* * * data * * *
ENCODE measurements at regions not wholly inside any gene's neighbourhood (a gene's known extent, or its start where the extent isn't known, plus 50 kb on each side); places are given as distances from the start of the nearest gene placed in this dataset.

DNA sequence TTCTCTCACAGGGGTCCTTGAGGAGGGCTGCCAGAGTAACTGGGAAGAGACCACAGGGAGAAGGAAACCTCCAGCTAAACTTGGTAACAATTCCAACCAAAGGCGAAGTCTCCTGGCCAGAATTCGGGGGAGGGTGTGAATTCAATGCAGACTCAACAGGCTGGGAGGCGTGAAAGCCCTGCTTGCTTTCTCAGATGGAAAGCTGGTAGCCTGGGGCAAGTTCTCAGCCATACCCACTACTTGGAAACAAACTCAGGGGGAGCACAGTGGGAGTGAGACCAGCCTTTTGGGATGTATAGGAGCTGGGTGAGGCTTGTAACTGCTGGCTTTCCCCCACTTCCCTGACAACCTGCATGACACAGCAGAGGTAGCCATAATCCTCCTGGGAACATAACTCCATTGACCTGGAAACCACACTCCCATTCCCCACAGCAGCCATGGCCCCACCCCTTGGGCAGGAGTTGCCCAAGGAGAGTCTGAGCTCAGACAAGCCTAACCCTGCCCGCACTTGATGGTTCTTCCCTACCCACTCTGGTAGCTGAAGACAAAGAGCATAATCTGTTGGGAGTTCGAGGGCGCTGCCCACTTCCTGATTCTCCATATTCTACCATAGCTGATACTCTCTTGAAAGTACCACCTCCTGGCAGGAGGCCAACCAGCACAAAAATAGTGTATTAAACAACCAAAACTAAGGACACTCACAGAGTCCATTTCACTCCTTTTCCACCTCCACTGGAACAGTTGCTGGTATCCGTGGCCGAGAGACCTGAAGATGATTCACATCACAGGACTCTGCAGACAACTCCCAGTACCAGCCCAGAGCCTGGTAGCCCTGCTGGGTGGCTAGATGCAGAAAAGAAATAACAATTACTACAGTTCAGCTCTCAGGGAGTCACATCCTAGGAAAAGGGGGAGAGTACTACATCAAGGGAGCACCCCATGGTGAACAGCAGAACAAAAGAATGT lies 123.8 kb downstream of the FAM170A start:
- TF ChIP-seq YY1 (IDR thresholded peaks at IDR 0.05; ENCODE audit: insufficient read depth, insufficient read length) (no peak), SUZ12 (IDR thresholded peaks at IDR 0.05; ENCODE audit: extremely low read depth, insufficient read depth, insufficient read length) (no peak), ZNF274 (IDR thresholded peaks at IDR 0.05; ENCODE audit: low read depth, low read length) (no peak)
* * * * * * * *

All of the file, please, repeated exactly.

ENCODE measurements at regions not wholly inside any gene's neighbourhood (a gene's known extent, or its start where the extent isn't known, plus 50 kb on each side); places are given as distances from the start of the nearest gene placed in this dataset.

DNA sequence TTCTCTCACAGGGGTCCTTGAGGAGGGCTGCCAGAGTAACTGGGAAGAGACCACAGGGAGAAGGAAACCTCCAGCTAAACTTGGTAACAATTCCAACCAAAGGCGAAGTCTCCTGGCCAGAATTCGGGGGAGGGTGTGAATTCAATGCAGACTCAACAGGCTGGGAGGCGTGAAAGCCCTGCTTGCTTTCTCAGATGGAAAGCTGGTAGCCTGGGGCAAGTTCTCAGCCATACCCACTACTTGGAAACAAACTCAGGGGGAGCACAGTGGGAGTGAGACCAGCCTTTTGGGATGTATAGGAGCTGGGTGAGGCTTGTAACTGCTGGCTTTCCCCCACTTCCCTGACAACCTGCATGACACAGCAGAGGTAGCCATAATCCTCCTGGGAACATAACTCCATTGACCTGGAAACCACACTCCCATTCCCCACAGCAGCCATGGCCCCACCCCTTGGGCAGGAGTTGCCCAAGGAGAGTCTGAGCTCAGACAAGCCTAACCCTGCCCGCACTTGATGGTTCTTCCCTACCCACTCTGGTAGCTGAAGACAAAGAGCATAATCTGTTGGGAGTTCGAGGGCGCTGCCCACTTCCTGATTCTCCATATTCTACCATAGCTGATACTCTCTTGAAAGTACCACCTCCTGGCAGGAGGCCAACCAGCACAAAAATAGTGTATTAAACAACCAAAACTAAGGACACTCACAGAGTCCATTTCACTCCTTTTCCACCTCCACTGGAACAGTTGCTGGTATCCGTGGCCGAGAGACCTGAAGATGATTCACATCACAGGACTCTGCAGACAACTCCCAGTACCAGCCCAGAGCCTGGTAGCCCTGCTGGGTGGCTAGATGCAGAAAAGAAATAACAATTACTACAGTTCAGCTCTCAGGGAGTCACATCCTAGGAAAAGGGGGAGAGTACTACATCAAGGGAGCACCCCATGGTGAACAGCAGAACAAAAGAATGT lies 123.8 kb downstream of the FAM170A start:
- TF ChIP-seq YY1 (IDR thresholded peaks at IDR 0.05; ENCODE audit: insufficient read depth, insufficient read length) (no peak), SUZ12 (IDR thresholded peaks at IDR 0.05; ENCODE audit: extremely low read depth, insufficient read depth, insufficient read length) (no peak), ZNF274 (IDR thresholded peaks at IDR 0.05; ENCODE audit: low read depth, low read length) (no peak)